Removing:
kernel                                        x86_64            3.10.0-693.5.2.el7    @updates               59 M

Transaction Summary
============================================================================
Remove 1 Package

Installed size: 59 M
Is this ok [y/N]: y
Downloading packages:
Running transaction check
Running transaction test
Transaction test succeeded
Running transaction
Erasing : kernel-3.10.0-693.5.2.el7.x86_64 1/1
Verifying : kernel-3.10.0-693.5.2.el7.x86_64 1/1

Removed:
kernel.x86_64 0:3.10.0-693.5.2.el7

Complete!
[root@localhost ~]#

How to install Apache HTTP Server on FreeBSD

Apache is a well known web server used by world-wide to host their websites.To install Apache HTTP web Server on FreeBSD you can use ‘pkg’ utitlity with ‘install ‘option.

root@:~ # pkg install apache24
Updating FreeBSD repository catalogue…
FreeBSD repository is up to date.
All repositories are up to date.
The following 11 package(s) will be affected (of 0 checked):
New packages to be INSTALLED:
apache24: 2.4.29
libnghttp2: 1.29.0
libxml2: 2.9.7
expat: 2.2.5
pcre: 8.40_1
apr: 1.6.3.1.6.1
gdbm: 1.13_1
indexinfo: 0.3.1
readline: 7.0.3_1
gettext-runtime: 0.19.8.1_1
db5: 5.3.28_6
Number of packages to be installed: 11
The process will require 85 MiB more space.
20 MiB to be downloaded.
Proceed with this action? [y/N]: y

After Apache web server has been succefully installed on the system, you  enable Apache as a service, add apache24_enable=”YES” to the /etc/rc.conf file or you can use sysrc command to add this line in the /etc/rc.conf file.

root@:~ # sysrc apache24_enable=”yes”
apache24_enable: -> yes
root@:~ #

Now you start Apache deamon with the service command.

root@:~ # service apache24 start
Performing sanity check on apache24 configuration:
AH00557: httpd: apr_sockaddr_info_get() failed for
AH00558: httpd: Could not reliably determine the server’s fully qualified domain name, using 127.0.0.1. Set the ‘ServerName’ directive globally to suppress this message
Syntax OK
Starting apache24.
AH00557: httpd: apr_sockaddr_info_get() failed for
AH00558: httpd: Could not reliably determine the server’s fully qualified domain name, using 127.0.0.1. Set the ‘ServerName’ directive globally to suppress this message
root@:~ #

Now Apache web server run successfully and you can test it by accessing the server IP address through the web browser.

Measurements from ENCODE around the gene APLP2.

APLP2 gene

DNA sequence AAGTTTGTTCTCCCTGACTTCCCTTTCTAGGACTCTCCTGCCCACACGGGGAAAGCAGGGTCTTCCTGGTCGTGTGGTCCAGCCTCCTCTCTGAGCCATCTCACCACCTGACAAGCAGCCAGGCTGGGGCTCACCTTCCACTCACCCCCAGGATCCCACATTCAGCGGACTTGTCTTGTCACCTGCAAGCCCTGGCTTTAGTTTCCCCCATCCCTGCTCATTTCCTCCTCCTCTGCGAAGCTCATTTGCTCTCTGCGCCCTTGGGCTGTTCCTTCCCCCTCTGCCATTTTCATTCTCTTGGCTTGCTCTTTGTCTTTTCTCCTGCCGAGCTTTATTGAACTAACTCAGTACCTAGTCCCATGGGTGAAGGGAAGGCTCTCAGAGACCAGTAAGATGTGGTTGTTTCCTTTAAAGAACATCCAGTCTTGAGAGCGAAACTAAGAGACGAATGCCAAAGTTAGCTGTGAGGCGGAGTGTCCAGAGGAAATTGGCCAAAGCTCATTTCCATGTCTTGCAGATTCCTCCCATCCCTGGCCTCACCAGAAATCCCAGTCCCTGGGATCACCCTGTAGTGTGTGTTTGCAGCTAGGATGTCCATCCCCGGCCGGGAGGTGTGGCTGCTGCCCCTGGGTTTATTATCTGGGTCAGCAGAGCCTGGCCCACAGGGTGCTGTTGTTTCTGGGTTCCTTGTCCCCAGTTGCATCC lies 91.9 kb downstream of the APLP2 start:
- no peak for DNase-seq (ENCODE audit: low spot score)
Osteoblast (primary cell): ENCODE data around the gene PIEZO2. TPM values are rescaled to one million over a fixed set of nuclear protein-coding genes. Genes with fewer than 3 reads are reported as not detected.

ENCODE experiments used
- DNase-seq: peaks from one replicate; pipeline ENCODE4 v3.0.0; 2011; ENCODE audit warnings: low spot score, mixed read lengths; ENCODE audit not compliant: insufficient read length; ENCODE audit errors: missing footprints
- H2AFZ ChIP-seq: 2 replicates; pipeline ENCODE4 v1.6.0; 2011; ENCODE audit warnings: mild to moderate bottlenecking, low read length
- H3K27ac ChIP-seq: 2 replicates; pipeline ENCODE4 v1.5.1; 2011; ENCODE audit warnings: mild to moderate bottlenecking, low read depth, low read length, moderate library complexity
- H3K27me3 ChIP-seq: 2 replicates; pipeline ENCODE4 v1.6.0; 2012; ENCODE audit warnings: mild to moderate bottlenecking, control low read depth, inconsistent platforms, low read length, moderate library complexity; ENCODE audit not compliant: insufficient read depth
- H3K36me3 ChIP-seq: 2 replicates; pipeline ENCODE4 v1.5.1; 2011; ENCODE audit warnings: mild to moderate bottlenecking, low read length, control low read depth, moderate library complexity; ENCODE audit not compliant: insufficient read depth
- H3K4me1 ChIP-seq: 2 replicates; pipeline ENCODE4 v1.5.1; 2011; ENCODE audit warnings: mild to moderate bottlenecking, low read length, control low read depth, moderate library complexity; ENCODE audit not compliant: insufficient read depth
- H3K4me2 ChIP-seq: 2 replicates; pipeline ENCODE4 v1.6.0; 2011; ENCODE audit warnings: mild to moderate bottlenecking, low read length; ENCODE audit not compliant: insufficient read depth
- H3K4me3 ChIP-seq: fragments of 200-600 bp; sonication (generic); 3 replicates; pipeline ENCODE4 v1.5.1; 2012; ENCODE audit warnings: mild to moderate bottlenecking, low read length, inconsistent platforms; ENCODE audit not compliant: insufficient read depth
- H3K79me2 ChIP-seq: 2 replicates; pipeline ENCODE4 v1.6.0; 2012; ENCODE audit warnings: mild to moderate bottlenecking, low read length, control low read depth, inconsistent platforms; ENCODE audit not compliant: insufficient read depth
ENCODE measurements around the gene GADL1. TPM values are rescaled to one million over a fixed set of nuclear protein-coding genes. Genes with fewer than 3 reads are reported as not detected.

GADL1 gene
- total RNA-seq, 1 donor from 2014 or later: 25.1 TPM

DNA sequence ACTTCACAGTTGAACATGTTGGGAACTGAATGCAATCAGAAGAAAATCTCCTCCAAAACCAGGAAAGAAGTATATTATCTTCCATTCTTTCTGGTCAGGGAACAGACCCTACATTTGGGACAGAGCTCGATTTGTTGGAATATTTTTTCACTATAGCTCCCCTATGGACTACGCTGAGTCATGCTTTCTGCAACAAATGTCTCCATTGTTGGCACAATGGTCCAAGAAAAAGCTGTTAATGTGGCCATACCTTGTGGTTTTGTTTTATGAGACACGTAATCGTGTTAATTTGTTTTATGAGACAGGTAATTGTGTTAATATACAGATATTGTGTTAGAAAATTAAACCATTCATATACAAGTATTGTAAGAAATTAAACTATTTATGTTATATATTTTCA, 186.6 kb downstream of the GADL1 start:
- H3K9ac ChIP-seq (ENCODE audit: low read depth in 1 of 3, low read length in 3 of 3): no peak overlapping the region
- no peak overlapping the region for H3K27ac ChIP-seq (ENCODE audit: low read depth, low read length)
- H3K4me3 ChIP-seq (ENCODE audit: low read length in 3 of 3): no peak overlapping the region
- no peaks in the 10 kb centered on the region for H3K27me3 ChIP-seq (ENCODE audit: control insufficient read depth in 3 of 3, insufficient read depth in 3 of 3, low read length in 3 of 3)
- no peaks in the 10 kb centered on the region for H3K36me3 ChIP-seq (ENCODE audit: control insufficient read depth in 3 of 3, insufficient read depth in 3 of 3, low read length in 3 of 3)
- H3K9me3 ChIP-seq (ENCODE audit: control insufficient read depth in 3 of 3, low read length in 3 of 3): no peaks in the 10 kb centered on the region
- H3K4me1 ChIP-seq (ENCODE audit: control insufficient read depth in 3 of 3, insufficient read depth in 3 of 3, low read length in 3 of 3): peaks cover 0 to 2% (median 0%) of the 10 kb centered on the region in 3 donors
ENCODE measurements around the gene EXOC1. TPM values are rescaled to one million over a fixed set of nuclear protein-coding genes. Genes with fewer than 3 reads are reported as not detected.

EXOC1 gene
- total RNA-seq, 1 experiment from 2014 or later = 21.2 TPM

testappache

The default webroot directory of Apache web server in FreeBSD 11.1 is located in /usr/local/www/apache24/data/ .

How to install tree command on FreeBSD

To install tree command on FreeBSD you can use the ‘pkg’ command with’ install’ option as a root. Tree command generally used to  list contents of directories in a tree-like structure.

root@:~ # pkg install tree

Updating FreeBSD repository catalogue…
Fetching meta.txz: 100% 944 B 0.9kB/s 00:01
Fetching packagesite.txz: 100% 6 MiB 23.0kB/s 04:27
Processing entries: 100%
FreeBSD repository update completed. 28736 packages processed.
All repositories are up to date.
New version of pkg detected; it needs to be installed first.
The following 1 package(s) will be affected (of 0 checked):

Installed packages to be UPGRADED:
pkg: 1.10.1 -> 1.10.3_1

Number of packages to be upgraded: 1

3 MiB to be downloaded.

Proceed with this action? [y/N]: y
[1/1] Fetching pkg-1.10.3_1.txz: 100% 3 MiB 21.0kB/s 02:11
Checking integrity… done (0 conflicting)
[1/1] Upgrading pkg from 1.10.1 to 1.10.3_1…
Extracting pkg-1.10.3_1: 100%
Updating FreeBSD repository catalogue…
FreeBSD repository is up to date.
All repositories are up to date.
The following 1 package(s) will be affected (of 0 checked):

New packages to be INSTALLED:
tree: 1.7.0

Number of packages to be installed: 1

39 KiB to be downloaded.

Proceed with this action? [y/N]: y
[1/1] Fetching tree-1.7.0.txz: 100% 39 KiB 39.7kB/s 00:01
Checking integrity… done (0 conflicting)
[1/1] Installing tree-1.7.0…
Extracting tree-1.7.0: 100%
root@:~ #

How to display complete list of login and logout with times & dates in the Linux server

To display complete list of login and logout with times  and dates in the Linux server  ,you can use ‘ last ‘ command with -F option.

 [root@localhost ~]# last -F
root pts/0 192.168.26.1 Wed Jan 10 20:56:02 2018 still logged in
reboot system boot 3.10.0-693.11.1. Wed Jan 10 20:55:19 2018 – Wed Jan 10 21:21:44 2018 (00:26)
root pts/0 192.168.26.1 Wed Jan 10 20:46:37 2018 – crash (00:08)
root pts/0 192.168.26.1 Wed Jan 10 20:06:19 2018 – Wed Jan 10 20:38:34 2018 (00:32)
reboot system boot 3.10.0-693.11.1. Wed Jan 10 19:58:23 2018 – Wed Jan 10 21:21:44 2018 (01:23)
root pts/0 192.168.26.1 Wed Jan 10 19:50:41 2018 – crash (00:07)
reboot system boot 3.10.0-693.11.1. Wed Jan 10 16:49:29 2018 – Wed Jan 10 21:21:44 2018 (04:32)
root pts/0 192.168.26.1 Wed Jan 10 19:46:32 2018 – crash (-2:-57)
root pts/1 192.168.26.1 Wed Jan 10 15:28:30 2018 – crash (01:20)
root pts/0 192.168.26.1 Wed Jan 10 12:57:04 2018 – Wed Jan 10 15:42:32 2018 (02:45)
reboot system boot 3.10.0-693.11.1. Wed Jan 10 12:55:15 2018 – Wed Jan 10 21:21:44 2018 (08:26)
root pts/0 192.168.26.1 Wed Jan 10 12:36:57 2018 – down (00:17)
reboot system boot 3.10.0-693.11.1. Tue Jan 9 23:05:42 2018 – Wed Jan 10 12:54:43 2018 (13:49)
root pts/0 192.168.26.1 Tue Jan 9 23:01:20 2018 – down (00:04)
reboot system boot 3.10.0-693.11.1. Tue Jan 9 23:00:16 2018 – Tue Jan 9 23:05:27 2018 (00:05)

..

..

wtmp begins Wed Dec 28 17:12:53 2016
[root@localhost ~]#.